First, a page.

Volume 3, Number 8
Though one of the smallest counties in the state in point of population Taney County boasts of three surviving veterans of the war of 1847-48 between the U.S. and Mexico. They are Capt. James R. Van Zandt, who lives near Kirbyville; David Smithson, who lives three miles from Forsyth on Swan Creek, and Joseph W. Estep, who lives near Bradleyville.
Though the combined ages of the trio of grizzled war veterans totals 261 years, all are hale and heary in their old age and are still more or less actively engaged at farming. Capt Van Zandt is the dean of them all being 90 years old. Smithson is 89 years old, and Estep is 82. All served in the division of the invading army commanded by Gen. Winfield Scott, though they were in different companies. Estep is the only one of the number not present at the fall of the City of Mexico, illness having prevented his being one of the conquerors who marched into the Mexican capital.
All were eager for the march of the United States troops into the City of Mexico when the recent crisis between the two countries caused the landing of an army of occupation at Vera Cruz, but now that mediation is resorted to they hope for a peaceful settlement of the imbroglio. Though they receive their newspapers two days after their issue, owning to lack of transportation facilities in Taney County, yet each is following the proceedings of the Niagra Falls Conference as they did the developments that led them to enlist in the service of their country sixty-seven years ago.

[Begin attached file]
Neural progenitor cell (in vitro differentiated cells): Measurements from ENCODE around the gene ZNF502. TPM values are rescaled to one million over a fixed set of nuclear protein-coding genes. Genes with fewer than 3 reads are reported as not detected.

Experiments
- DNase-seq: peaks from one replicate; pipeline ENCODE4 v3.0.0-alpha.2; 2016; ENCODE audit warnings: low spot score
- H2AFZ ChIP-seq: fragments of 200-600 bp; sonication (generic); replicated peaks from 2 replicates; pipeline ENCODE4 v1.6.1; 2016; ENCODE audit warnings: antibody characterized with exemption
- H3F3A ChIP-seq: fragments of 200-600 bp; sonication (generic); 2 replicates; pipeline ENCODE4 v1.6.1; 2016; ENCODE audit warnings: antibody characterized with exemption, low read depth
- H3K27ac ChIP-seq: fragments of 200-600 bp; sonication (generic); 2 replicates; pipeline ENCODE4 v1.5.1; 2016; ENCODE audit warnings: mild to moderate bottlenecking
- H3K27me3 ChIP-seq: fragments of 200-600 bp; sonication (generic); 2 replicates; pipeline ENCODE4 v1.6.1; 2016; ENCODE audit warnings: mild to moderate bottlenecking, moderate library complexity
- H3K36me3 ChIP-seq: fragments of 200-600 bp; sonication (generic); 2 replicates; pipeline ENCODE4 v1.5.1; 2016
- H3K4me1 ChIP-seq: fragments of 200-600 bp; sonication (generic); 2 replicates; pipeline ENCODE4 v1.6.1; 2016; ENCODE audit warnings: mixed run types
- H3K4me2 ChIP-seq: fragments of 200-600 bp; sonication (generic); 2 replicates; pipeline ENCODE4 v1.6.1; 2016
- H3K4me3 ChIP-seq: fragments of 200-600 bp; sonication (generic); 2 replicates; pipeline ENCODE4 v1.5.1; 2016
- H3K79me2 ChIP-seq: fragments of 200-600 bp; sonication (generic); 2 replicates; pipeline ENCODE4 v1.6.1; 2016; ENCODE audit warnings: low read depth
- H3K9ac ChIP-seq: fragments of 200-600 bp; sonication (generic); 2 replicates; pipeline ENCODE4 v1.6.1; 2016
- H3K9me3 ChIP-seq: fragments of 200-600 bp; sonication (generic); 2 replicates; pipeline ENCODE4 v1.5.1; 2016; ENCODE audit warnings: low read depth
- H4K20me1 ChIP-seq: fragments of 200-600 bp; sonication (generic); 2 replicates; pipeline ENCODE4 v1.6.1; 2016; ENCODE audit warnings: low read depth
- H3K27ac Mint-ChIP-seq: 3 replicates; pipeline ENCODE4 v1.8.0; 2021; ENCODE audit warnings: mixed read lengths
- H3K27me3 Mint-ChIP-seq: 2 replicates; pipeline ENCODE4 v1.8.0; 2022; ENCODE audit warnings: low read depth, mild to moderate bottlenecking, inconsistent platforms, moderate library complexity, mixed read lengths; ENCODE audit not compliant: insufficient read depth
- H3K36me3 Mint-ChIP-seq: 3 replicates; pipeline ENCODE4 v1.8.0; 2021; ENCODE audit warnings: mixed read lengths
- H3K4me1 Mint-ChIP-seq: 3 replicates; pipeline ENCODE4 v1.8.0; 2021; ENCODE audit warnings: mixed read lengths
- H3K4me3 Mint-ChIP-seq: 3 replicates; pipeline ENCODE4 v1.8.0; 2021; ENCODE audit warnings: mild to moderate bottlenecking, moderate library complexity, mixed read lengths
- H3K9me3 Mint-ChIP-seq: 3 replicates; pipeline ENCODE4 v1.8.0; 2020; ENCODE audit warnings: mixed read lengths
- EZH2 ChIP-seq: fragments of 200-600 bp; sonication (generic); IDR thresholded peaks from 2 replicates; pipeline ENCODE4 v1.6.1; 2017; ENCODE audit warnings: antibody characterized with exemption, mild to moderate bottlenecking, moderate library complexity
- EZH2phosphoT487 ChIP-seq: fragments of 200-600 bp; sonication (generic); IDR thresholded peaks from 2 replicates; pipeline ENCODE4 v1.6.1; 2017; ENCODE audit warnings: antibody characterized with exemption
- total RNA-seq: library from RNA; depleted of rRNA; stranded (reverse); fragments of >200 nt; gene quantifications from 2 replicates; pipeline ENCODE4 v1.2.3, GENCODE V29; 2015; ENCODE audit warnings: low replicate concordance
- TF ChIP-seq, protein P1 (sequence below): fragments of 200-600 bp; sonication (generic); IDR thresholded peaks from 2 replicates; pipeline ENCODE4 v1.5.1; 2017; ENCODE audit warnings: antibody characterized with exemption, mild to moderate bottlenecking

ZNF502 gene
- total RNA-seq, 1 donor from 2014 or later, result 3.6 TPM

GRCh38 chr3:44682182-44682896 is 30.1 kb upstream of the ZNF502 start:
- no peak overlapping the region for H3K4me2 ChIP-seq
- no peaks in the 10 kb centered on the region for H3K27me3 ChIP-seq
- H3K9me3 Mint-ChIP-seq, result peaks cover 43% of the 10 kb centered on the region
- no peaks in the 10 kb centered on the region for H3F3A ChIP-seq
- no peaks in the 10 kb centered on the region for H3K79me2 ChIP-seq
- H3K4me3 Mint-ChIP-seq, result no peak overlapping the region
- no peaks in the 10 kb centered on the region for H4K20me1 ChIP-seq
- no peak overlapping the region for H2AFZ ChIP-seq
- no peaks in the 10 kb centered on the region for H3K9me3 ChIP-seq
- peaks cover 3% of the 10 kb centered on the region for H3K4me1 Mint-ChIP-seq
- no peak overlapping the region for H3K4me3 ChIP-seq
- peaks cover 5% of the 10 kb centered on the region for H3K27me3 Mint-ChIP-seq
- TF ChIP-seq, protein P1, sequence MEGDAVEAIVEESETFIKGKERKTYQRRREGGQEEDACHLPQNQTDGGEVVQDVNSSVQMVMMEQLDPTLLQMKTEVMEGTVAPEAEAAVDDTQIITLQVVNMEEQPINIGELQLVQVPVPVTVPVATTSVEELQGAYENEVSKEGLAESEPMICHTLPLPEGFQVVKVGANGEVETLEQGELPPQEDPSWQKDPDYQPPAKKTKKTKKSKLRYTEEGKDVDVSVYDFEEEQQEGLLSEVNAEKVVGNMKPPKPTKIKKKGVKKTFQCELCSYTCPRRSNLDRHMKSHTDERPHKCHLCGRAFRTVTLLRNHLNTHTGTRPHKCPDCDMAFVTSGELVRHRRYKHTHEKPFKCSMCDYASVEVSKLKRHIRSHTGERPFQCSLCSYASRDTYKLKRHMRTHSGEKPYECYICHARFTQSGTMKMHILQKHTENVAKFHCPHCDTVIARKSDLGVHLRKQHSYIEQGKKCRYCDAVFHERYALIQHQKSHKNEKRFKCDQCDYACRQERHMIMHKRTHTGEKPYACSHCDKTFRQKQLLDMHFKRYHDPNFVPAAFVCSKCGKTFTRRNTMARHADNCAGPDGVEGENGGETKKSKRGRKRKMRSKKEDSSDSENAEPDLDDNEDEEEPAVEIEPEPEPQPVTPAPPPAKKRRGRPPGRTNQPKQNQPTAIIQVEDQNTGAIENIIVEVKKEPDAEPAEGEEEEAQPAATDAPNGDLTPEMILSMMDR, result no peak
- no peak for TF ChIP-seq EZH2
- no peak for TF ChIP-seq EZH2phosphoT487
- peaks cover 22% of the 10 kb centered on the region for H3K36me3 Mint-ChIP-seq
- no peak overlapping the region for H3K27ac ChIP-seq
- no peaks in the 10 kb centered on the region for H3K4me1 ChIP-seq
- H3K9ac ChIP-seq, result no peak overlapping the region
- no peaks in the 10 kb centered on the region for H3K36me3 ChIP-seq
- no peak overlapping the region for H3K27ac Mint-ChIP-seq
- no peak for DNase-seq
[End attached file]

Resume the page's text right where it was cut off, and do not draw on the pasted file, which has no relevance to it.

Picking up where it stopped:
The most interesting war record of the three veterans is held by Capt. Van Zandt. He enlisted for the Mexican War in Hamilton County, Tenn., joining a company of the Fourth Regiment of Volunteers under Capt. Lawson L. Guthrie. He served through the war and was present at the capture of the City of Mexico. He returned to Tennessee after the war, but shortly afterward moved to Webster County, Missouri.
At the outbreak of the Civil War he organized a company of men and marched them to Springfield, whence they were mustered into the Union Army as Company K, Twenty-fourth Missouri Volunteers. He was made captain of the company. His company saw service in the battles of Wilson Creek and Pea Ridge and took part in a number of other engagements in Southwest Missouri and Arkansas. He served thoughout this war, also, and for sometime had charge of the pontoon work for ferrying troops across streams in this part of the country. The biggest bridge of this character he erected across White River at Batesville, Ark.
Capt. Van Zandt has lived in Taney County thirty-six years. He represented the county in the Thirty-second General Assembly. He was the father of twelve children, eight of whom are living. He is 72 years older than his youngest daughter. He has ceased to do much of the heavy work of his farm, but still takes care of two teams of horses and a cow, besides tending to thirty stands of bees. To show his neighbors that he is young, despite his four score and ten years, he dug and walled up an outside cellar on his farm last summer, doing all the work himself.
David Smithson was born in Warren County, Tenn., May 28, 1825, and spent his boyhood there. At the breaking out of the war he enlisted in Company F, Third Regiment, United States Volunteer Infantry, under Capt. Monroe Savage. His company went by boat down the Tennessee, Ohio, and Mississippi Rivers to New Orleans and from there to Vera Cruz. He was with the army in Mexico eleven months. For several weeks he lay ill at Vera Cruz from an attack of typhoid fever, which prevented him taking part in a number of engagements leading up to the capture of the city of Mexico. However, he recovered in time to accompany General Scott's army into the Mexican Capital.